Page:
NCAA Basketball T-Shirts: Behind the Scenes

Throughout March Madness, we’ve seen NCAA representatives rush courts mere seconds after the buzzer to slap branded hats on players and handout t-shirts to the winning teams.

How is this possible? Where are these shirts coming from? Is the ink still warm?

We can wrap our heads around the idea that there will be customized shirts after every game win; it’s the timing that’s a mind-bender.

As it turns out, major league t-shirt printing is an entire industry in itself. The planning for different tournaments can start up to six months in advance and screen-printing shops dedicate internal teams to their massive NCAA-sized clients.

During March Madness, commemorative shirts are printed for teams that advance to the Sweet Sixteen and beyond. Depending on the region where the teams are from, screen-printing shops in that area are hired to fill the massive orders. As teams are eliminated from the tournament, so are the printing shops. In Syracuse, Holy Shirt on Erie Boulevard is a major provider of these commemorative shirts.

Holy Shirt owner John Groat said in an interview with reporter David Lassman, “People like to get their shirts hot off the press, like a fresh loaf of bread from an oven.”

The urgency screen-printing businesses feel as soon as the final buzzer goes off is a hectic, several-hour, second- and third-shift process. After the men’s game last Sunday, when we all dreamt of Lydon making 3s without shoes and the women’s team continuing to make history, the printing press staff is cranking out thousands of shirts to be up for sale at 8 a.m. Monday morning.

Printing thousands of shirts based on one win sounds risky…

Being able to sell the shirts is not a concern of printing press owners; the marketing is already done for them. The NCAA is no stranger to marketing efforts as it approaches the end of its 78th season this March. When teams win and shirts are swung and waved in front of the cameras in celebration, it serves as immediate marketing for the apparel.

Oh, you all thought the Sweet Sixteen, Elite Eight and Final Four were just clever alliterations? Assigning specific names to these levels in the tournament is also assigning levels of achievement to the teams that make it, and devout fans all over the country want to shout (and wear) their pride when it’s their team that reaches alliteration status. Whitman marketing professor Scott Lathrop explains why wearing our pride is a marketing game-changer.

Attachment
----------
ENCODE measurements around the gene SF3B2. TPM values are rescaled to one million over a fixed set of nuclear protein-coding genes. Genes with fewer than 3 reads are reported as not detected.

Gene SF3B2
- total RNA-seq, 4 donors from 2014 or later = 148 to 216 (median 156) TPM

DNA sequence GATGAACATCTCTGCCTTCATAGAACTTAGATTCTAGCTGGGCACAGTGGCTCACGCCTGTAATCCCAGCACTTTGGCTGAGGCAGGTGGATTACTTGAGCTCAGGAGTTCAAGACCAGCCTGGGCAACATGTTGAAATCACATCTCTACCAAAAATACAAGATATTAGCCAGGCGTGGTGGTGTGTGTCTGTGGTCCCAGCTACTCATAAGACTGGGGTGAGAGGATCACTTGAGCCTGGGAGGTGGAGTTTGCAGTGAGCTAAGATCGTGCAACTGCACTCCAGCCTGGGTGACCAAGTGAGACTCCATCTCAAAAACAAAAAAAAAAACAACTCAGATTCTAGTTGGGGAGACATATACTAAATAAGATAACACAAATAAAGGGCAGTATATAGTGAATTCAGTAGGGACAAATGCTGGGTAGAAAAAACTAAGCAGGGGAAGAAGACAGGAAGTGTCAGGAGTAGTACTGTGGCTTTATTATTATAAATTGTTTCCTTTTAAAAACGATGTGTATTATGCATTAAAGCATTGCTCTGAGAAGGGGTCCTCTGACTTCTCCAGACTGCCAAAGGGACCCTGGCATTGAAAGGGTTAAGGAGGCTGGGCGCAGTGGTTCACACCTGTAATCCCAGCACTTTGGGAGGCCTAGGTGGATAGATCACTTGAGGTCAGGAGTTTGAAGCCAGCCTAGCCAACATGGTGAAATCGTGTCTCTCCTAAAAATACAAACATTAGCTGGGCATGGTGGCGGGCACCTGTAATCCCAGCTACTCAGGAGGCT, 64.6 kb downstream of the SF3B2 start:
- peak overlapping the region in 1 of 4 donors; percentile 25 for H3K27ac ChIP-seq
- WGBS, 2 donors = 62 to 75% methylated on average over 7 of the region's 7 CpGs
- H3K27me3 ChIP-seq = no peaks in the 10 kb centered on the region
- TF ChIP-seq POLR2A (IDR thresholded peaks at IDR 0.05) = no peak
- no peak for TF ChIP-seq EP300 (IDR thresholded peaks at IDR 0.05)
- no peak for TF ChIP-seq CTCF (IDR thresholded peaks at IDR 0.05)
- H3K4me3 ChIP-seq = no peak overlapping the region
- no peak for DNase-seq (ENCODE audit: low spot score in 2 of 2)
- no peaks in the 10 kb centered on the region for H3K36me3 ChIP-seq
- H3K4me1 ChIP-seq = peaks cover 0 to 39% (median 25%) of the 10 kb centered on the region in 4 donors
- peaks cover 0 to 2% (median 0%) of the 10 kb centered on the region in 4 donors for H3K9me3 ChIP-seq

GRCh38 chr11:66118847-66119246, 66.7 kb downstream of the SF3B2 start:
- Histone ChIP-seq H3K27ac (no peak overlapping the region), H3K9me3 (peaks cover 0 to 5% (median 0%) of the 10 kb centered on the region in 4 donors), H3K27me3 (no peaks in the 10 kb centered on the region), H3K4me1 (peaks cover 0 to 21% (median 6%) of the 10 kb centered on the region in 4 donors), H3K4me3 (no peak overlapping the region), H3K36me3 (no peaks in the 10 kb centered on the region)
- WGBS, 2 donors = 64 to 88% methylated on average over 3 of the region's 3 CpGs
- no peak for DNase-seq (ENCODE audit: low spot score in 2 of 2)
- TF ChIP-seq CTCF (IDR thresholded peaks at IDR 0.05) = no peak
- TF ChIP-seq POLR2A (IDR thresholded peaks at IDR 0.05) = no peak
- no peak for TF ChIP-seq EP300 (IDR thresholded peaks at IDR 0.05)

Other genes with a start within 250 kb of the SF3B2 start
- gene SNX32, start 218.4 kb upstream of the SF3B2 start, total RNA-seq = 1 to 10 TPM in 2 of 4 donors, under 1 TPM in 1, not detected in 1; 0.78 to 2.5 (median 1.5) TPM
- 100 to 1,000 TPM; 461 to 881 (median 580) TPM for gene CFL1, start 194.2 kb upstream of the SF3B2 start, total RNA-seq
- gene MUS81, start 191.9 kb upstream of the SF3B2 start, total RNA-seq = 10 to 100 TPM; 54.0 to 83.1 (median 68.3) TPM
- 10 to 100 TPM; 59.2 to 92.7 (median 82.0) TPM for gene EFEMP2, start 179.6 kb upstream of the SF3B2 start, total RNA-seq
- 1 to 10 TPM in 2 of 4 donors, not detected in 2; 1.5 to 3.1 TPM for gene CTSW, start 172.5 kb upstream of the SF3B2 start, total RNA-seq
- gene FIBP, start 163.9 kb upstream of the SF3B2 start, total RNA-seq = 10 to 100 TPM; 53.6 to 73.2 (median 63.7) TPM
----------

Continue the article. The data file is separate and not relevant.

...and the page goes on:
“Typically we think of things that you wear as the most personal types of products, and that’s when branding and social badging become most important. Things that are close to your body, like apparel, tell other people something about your personality, what you believe, and how you live your life,” said Lathrop. “With a winning team, you become part of something bigger than yourself and hope that a little bit of that positive aura rubs off on you – you’re a winner because you cheer for Syracuse and they’re the winners.”

That would explain why Manny’s on on the Hill sold out of Final Four shirts earlier this week. On Monday morning, everyone was a winner.

With over 1M Facebook followers and 505K followers on Twitter, March Madness has developed as the fourth biggest sports tournament of the year, right behind the NBA Championship, the Super Bowl and the World Series.

That’s a lot of people who want shirts…

A tournament with that much fan power has some marketing leverage over printing presses, as each wants the revenues their respective teams could potentially bring in. When the men’s team faces UNC this Saturday and when the women face Washington on Sunday, the printing presses are already walking the fine line of jinxing all four teams. Commemorative t-shirts proclaiming each team the winner will already be printed, tightly packed in boxes and guarded by heavy security. These shirts are called “locker room t-shirts,” and that’s how the winning team gets to wear their accomplishment seconds after the clock runs out.

And that’s a lot of shirts declaring the losers as winners…

Luckily, the less fortunate team’s printing press doesn’t completely lose out on revenues. Within the past couple of decades, instead of destroying the shirts that proclaim the losers as winners, they’ve been donated to developing countries through non-profit partnerships. For professional tournaments, these shirts are generally worth around 2M, which is revenue the printing press still gets. Let’s think of this system as a safety net. Just in case these two Final Four games end with the unspeakable, somewhere in the world people will believe we won.

Sarah Graham